Archives for April 2017

The Piano Teacher: Bask in its music

Megan Leitch plays a grief-stricken artist in The Piano Teacher.

The Piano Teacher is honest, smart, moving, and exquisitely performed.

Sometimes, when people write about artistic expression, they bullshit. I’m thinking about Stephen Sachs’s play Bakersfield Mist, for instance. In that script, an art expert almost has a literal orgasm as he describes painter Jackson Pollock “making love” to his canvases. That’s nonsense, a juvenile misrepresentation of the artistic process.

But Dorothy Dittrich, who wrote The Piano Teacher, knows what she’s talking about. Dittrich is a musician and composer. In her play, Erin, a concert pianist whose husband and son have died tragically, comes for lessons with Elaine because “I can’t seem to play anymore.” Erin has the technique—her significant performing career is on hold—but she’s so traumatized that she hasn’t been able to touch a piano for two years. Erin comes to Elaine because Elaine has a gentle, accommodating way with her students.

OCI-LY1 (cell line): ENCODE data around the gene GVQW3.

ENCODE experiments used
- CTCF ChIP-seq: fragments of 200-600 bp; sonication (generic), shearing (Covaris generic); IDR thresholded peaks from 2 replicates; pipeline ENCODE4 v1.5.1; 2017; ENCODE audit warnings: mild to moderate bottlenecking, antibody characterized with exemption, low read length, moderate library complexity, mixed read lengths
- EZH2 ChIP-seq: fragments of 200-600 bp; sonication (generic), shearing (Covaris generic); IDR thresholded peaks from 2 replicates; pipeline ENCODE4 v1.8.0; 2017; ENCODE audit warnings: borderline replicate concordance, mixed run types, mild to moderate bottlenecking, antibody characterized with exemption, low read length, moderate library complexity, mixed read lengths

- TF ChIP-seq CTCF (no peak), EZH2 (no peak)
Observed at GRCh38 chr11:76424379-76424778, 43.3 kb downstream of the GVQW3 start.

Dittrich embraces music as a medium of communication, communion, and healing, but she doesn’t reduce creative expression by turning it into magical mumbo jumbo. In direct addresses to the audience, Elaine says, “Music is a language”, “Music is all about relationships”, and, most movingly, given the context, “The broken chord acts as a container for the melody.” [Read more…]